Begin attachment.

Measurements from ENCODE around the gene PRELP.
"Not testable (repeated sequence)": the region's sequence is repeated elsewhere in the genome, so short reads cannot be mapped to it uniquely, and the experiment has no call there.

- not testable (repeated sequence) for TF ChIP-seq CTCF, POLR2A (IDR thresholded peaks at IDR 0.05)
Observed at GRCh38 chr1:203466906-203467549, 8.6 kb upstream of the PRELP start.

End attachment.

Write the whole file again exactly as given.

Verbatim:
Measurements from ENCODE around the gene PRELP.
"Not testable (repeated sequence)": the region's sequence is repeated elsewhere in the genome, so short reads cannot be mapped to it uniquely, and the experiment has no call there.

- not testable (repeated sequence) for TF ChIP-seq CTCF, POLR2A (IDR thresholded peaks at IDR 0.05)
Observed at GRCh38 chr1:203466906-203467549, 8.6 kb upstream of the PRELP start.